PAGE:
Our graduates commence their working lives as diagnostic radiographers deploying effective and safe imaging procedures patients. Once further experience is gained radiographers are able to specialise and develop their skills in differing areas of practice. Our graduates have gained expertise and competence as advanced practitioners in the fields of Medical Ultrasound, Computed Tomography (CT), Image Reporting, education and research.
Through our courses we give you the skills and experience needed to get a head start when applying for jobs. But we offer something extra too – Graduate+.
Our unique programme gives you the chance to develop valuable skills outside of the more formal classroom learning. We award points for Graduate+ activities (including firewalking!) and these can be put towards a final Graduate+ award.
100%...of students are in graduate level employment or full time study six months after graduating2016/17 DLHE Response
Students studying within the Department of Radiography have accessing to the following dedicated specialists teaching resources:
We are constantly investing in our estate and are currently in the process of spending £260 million on new learning facilities.
We boast up-to-date, innovative facilities that simulate the real situations that medical staff may come across.
These resources are essential in offering students a hands-on introduction to health and social care practice. Much of our teaching is carried out within our state-of-the-art, £30m Seacole Building, which houses some cutting-edge learning facilities.
In a sector where new techniques are constantly being discovered, we work hard to ensure that students learn using the most up-to-date equipment available. These include the only mock operating theatre in an English university and a cutting-edge radiography virtual clinical training facility, virtual ward and virtual case creator.
Our purpose-built Radiography Skills Suite allows you to improve your skills through simulation in a safe and protected environment, and includes:
This is a real, working X-ray room, where students can practice taking x-rays and also to digitise them to view on the PACS system. We also have a fully functioning Mobile X-ray and Image Intensifier units, for use in our on-site Ward and Theatre simulation workshops. We use a portable camera system that can record and stream video to any other classroom on the campus so we can simulate scenarios with our students.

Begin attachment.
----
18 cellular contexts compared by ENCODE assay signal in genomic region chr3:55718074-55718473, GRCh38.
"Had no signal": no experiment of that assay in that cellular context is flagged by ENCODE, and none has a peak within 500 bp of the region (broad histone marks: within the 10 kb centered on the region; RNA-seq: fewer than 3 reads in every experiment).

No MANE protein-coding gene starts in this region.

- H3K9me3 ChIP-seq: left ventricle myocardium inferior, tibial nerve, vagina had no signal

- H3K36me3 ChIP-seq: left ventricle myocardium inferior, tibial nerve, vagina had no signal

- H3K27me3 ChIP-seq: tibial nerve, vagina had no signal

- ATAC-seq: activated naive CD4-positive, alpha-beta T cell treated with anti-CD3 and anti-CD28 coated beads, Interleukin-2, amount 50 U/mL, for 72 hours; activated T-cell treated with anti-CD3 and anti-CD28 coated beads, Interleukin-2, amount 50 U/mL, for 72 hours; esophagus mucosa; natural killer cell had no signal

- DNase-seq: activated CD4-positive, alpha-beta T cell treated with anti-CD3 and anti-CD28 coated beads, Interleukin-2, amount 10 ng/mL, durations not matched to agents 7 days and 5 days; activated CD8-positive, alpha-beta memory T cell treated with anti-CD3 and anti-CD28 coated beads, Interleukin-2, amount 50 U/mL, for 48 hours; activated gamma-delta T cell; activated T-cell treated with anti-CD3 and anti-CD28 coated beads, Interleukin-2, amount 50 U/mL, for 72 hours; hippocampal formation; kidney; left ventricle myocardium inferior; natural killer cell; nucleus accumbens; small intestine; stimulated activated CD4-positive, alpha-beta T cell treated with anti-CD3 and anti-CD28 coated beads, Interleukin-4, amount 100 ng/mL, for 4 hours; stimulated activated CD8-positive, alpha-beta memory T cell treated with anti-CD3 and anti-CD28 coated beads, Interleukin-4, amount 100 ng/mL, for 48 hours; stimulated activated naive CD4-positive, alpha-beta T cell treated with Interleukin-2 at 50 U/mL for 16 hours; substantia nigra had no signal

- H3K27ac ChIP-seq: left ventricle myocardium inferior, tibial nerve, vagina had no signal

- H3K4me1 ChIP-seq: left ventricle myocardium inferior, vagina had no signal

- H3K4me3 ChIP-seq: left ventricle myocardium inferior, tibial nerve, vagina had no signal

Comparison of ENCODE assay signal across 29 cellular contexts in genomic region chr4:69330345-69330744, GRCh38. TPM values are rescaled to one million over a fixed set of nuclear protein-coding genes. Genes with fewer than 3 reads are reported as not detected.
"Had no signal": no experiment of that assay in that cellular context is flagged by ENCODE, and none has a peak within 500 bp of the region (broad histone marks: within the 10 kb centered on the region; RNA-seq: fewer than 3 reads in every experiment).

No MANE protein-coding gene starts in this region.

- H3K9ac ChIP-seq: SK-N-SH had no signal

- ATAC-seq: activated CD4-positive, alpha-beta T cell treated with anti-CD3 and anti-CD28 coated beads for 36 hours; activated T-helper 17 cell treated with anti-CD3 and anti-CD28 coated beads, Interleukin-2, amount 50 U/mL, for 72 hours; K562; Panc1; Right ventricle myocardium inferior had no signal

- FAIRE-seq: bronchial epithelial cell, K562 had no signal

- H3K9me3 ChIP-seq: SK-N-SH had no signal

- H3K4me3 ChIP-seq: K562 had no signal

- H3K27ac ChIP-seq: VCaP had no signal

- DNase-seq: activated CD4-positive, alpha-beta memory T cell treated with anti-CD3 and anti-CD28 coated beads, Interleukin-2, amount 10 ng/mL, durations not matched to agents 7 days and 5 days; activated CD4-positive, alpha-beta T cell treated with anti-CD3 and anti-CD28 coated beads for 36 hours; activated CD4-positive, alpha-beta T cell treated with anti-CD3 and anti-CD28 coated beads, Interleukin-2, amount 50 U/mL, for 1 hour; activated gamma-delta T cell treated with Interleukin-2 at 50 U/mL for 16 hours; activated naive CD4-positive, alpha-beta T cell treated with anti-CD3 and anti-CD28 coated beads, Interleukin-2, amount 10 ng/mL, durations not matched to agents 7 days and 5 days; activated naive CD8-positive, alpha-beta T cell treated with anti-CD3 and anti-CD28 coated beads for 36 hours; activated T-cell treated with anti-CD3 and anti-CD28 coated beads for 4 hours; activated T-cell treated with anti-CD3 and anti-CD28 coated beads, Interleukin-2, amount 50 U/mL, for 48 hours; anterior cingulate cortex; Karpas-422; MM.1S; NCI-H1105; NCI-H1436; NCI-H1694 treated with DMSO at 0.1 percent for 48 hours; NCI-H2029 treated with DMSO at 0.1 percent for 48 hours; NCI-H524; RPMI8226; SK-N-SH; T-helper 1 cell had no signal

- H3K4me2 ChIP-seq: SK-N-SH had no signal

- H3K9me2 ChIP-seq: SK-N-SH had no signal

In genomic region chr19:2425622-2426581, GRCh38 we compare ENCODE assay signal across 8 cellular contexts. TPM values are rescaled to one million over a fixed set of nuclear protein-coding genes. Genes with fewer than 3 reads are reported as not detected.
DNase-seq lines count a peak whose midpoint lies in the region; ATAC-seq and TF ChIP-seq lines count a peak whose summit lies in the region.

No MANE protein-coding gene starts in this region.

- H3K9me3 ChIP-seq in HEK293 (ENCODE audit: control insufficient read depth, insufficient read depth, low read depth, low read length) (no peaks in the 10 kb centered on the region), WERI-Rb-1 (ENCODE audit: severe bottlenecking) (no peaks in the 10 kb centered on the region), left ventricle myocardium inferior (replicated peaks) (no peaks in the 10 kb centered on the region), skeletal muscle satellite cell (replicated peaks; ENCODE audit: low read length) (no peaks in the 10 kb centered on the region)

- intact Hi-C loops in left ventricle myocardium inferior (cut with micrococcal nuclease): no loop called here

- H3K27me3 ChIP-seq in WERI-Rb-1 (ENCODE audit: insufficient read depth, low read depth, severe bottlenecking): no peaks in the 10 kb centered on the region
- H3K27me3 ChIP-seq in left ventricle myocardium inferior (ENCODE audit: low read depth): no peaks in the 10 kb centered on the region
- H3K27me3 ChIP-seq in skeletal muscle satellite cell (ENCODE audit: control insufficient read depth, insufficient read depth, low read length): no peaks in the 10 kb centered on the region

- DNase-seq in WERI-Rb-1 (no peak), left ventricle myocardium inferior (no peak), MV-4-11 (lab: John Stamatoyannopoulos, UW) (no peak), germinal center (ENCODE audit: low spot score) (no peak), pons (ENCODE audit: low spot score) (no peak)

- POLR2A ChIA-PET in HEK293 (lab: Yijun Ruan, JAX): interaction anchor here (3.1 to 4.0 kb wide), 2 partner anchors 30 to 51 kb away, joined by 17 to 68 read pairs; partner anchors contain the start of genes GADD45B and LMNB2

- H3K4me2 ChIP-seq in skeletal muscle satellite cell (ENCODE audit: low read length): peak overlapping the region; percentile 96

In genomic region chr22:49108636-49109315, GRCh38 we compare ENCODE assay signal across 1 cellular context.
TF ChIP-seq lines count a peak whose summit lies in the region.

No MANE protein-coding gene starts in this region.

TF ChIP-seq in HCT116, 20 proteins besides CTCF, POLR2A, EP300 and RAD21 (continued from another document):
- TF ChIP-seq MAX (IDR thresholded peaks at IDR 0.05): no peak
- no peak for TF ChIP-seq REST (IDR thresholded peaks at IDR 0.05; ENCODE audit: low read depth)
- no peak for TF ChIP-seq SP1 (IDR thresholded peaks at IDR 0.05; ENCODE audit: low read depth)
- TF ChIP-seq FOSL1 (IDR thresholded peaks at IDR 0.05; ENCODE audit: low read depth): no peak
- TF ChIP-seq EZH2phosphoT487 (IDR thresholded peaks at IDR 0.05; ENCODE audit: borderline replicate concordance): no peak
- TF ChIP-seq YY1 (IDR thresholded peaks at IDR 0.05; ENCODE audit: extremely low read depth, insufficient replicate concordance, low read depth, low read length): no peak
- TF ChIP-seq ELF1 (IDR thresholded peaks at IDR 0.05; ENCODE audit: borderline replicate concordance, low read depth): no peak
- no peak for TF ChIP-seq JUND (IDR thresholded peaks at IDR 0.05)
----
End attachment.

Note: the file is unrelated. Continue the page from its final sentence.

We have several Simulation men (SIM men) and Simulation babies (SIM babies) which are leading edge, anatomically correct mannequins used for teaching specific techniques such as advanced adult and paediatric life support skills, acute and high dependency clinical skills, first aid and communication skills.
The Seacole building houses a large open access IT Suite which comprises of 96 PCs, full colour printers, photocopiers and scanners. Our PCs utilise the latest Intel i5 core technology, all with:
Our PCs are also designed to support students who may have difficulties with reading and writing, featuring specialised software with zooming/magnification and screen reading capabilities, which may also be customised for individual student needs.
The IT Suite offers extended opening hours and is supported by a specialist Open Access Assistant during term time. In addition to the open access PCs within the IT Suite, there are 12 networked student PCs available within Seacole library.
I trained as a Diagnostic Radiographer in Wrexham, North Wales. On qualifying I moved to the Midlands and have remained ever since. I worked in a number of hospitals, accumulating a broad range of experience and undertaking many imaging modalities. I began at Selly Oak Hospital with a busy District General Hospital portfolio of examinations and specialisms.
My next post was promotion and a move into specialist neuro-imaging, in a small unit based in Smethwick, in the Black Country. including the newly introduced CT scanning and some complex angiography.
Following my time at Smethwick I was able to gain a post at the General Hospital in Birmingham. This was very busy hospital with many specialisms and a very bust A&E service, which served the locality and the office/shopper population of the city of Birmingham. I became involved with student training, there, and had many fantastic years with great colleagues, excellent students and a very busy clinical life. During this time, I studied for and gained my degree with the Open University.
As the General Hospital prepared to close, I returned to the Black Country once more. This time I moved from a full-time clinical role to managing the Radiography service at Sandwell General Hospital in West Bromwich. I was lucky to have good senior colleagues and managers, who gave me support at all stages of my post. I learned so much and I will always be grateful to them. It was in this time that I developed my continuing interest in NHS policy and management, which has never left me. In 2004 I made the move into the academic world and UCE, which is now Birmingham City university.
Working with students is a different challenge from patients but very rewarding. The potential that each student brings with them is exciting to see and the hope of helping guide that potential into a solid, caring clinical career is most rewarding.
I specialise in two main areas:
I believe strongly in the value of patient care and work constantly to promote this, when I am able.
The work of a lecturer is not confined to the buildings here at Birmingham City University and I, like all my colleagues, regularly visit students on their clinical placement. This allows us to check on the students’ progress/concerns and provide a link of University developments to the staff in the departments we support. In this sense, we take the University to clinical practice and bring clinical practice back to the University.